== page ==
Since I used a USB stick and "accidently lost" files in different folders I select the drive letter of my USB stick. The first option "I'm not sure" should be avoided as it takes forever to finnish and will show an endless list of files to recover that should stay deleted (Windows files, temp files, leftovers from installations....). "On my media card or Ipod" is good for all SD cards used in our mobile devices. "In my documents" only works on files in a standard Windows configuration where your Office- and othe programs use the document folder Windows provides. "Recyle bin" is what it is, restoring files you deleted in your recyling bin - this does not include broken CD's or DVD's in the bin outside your house.... Clicking "Next" brings us here:
The tick box for "Enable Deep Scan" should only be used if the normal scan was unable to find your files or if you already know the data was lost due power problems or removal during a read / write access. Otherwise you only waste a lot of time with this option. Clicking "Start" performs the scan for files that the program can recover:
I could not take a shot of the actual search as I did not doo a deep scan and the files were just manually deleted. In your case you might actually see a progress window for quite some time. As you can see in the image several file were found, in fact all that I just deleted ;) But no information about the folder structure or anything is being recovered. This is intentionally as the focus of the program is file recovery and not to restore an entire drive. You can now select the files you wish to recover and click on "Recover". Select a folder on a different drive for the recovered files to be stored and if all is good you see a message like this:
If data corruption is present not all files might be recovered or they might not be complete once restored. What is physically lost can't be easily recovered with simple tools. But in most cases the above way will bring your precious files back.
Step 5: Ok, File Recovery Is Good, But I Need My Folders Too!
For this problem I did not need to search long as I already had a tool that I used to use at hand.
TestDisk by Christophe GRENIER - Please donate to him if he saved your data!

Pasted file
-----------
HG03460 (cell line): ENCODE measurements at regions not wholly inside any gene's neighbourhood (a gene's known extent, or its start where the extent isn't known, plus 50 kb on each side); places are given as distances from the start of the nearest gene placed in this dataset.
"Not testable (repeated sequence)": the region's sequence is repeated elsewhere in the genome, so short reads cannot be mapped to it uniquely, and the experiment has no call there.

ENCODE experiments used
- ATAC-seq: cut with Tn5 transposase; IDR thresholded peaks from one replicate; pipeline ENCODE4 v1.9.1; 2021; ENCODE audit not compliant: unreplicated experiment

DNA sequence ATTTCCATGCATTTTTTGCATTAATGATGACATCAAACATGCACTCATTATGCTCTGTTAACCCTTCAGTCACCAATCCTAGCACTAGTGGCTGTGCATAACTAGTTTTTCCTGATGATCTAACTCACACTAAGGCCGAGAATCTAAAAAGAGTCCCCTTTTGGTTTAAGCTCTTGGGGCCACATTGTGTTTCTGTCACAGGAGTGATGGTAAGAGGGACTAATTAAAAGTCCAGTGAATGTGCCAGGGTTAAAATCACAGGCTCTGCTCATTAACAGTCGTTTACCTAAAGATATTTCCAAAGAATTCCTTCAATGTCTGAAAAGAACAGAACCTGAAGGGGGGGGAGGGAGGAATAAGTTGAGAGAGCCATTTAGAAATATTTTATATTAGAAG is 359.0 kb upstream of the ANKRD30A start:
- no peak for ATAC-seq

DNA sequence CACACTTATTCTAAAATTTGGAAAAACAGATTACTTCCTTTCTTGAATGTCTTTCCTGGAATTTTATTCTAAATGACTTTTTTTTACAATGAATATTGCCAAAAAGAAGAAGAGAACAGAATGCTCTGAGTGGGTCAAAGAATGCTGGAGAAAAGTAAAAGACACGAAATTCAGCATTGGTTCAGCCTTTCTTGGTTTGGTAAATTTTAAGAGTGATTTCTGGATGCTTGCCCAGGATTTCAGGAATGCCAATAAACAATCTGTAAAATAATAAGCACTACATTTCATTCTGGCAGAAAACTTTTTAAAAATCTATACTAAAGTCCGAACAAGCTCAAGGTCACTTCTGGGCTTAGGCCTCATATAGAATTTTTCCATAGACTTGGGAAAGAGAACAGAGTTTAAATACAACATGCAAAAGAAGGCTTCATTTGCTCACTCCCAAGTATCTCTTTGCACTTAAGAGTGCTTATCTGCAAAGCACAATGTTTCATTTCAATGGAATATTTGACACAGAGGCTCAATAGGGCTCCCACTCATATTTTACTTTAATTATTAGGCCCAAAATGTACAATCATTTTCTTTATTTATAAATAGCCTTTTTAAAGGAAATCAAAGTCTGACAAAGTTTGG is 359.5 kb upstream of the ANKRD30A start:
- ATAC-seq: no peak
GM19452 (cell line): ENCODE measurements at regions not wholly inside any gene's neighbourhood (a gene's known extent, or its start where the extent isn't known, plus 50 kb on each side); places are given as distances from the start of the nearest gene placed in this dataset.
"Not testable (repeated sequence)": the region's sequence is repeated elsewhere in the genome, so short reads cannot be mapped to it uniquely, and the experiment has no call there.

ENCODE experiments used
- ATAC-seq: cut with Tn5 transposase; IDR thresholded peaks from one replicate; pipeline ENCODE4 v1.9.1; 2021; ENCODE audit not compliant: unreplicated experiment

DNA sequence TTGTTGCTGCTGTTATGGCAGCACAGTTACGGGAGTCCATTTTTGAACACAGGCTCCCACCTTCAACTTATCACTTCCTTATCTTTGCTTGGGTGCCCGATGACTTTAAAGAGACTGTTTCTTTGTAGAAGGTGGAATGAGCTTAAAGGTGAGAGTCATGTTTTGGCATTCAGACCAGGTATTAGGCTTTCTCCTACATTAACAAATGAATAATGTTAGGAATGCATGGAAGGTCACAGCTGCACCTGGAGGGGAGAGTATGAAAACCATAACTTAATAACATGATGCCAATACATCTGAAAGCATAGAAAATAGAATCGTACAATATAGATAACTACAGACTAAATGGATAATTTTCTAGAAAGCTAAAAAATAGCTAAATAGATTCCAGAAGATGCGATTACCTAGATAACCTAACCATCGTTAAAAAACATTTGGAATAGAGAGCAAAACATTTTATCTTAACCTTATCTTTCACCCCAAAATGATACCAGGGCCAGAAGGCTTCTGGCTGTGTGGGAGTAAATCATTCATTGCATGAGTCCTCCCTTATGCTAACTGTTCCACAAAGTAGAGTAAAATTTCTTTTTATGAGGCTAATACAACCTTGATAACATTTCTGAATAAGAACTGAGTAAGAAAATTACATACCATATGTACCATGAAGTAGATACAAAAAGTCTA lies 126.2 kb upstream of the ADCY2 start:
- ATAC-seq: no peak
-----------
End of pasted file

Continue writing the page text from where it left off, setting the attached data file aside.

The old geeks will like it as it comes very basic in a DOS window. But it is available for almost any OS out there including BSD.
You should use the log file creation as it by default and press enter. The log file can be useful in case not all went to plan. Select with the arrows on your keyboard and press "Enter" when done.
This next window lets you select the drive you want to restore, in my case my trusty USB stick that now lost everything because I "accidentally" deleted everything in Windows without saving my pictures. Please pay attention here as you won't see the drive letters but only what type of drive it is! Not knowing (like in a multiple HDD setup here) what to select can mean desaster, so if in doubt check what is actually written on the Hard Drive (if you have to recover one) before you select the wrong one. Again, use the arrow keys to select the drive and press "Enter" when ready.
This might look very confusing at first but it simple :)
"Intel" is already selected by default and in most cases that is correct to use.
The other options will ring a bell if you use an operating system based on them - if it does use them.
Further down you see a "Hint" in green - if the program was able to detect the correct file system it will tell you there!
Pressing "Enter" brings us here:
To restore deleted files and folders we select "Advanced" and press "Enter".
"Undelete" is selected by default and we use it and press "Enter".
In this example I pressed "a" to select all files and folders, if you deleted a specific folder or only want to recover certain files you can select each by pressing ":" and using the arrow key to navigate.
Pay attention to the "C" and "c" !!
The small one only restores the file you currently selected, the big one restores all selected files.
I used the big one.
Now you use the arrow keys to navigate to a different drive and folder to restore the selected files and use the big "C" again to write the files into the destination folder.
All files and folders that could be restored are now in your backup folder. If you want you can copy them back onto the drive if there was no physical damage to the drive.
To restore a whole drive once you copied all vital data on a different drive you can start as before but instead of "Advanced" you select "Analyse" after selecting the right drive.
Be aware that this procedure will only restore the partition data and drive geometry but not the data - that is why you recover the data first in case you formatted an entire drive!
We stick to the pre-selected "Analyse" function and press "Enter".
Now it might get complicated on your end if you have a hard drive.
As you can see the program has listed the partitions it could find.
In my case only one on the USB stick. It states "1 P Fat32" under partition, if you have multiple drive letters on a hard drive or something partitioned for different operationg systems on one drive you will see much more here.
Again once you selected what you need, press "Enter".
In most case here you just have to press "Enter" again.
For hard drives it is useful to know what type of partition the drive was before so that you can change it to the right one in case this information was lost.
As I only had a USB stick I press "Enter" with the default selection.
The defualt selection here is "Deeper Search" but I used "Write" as the correct partition was found and I want to try to recover my lost partition data.
Again this is only an eample, in the real world you would simply format the drive and move on.
But for multiple partitions it is useful.
Without a partition table the drive is useless, so we select "Y" for yes on the keyboard.
In my case with the stick being no hard drive and only single partition there was nothing to recover and it failed or better just restored a normal, empty drive, for a hard drive this result will be different.
If you need more info on special recovery tasks check the linked website of the tool for the general how to.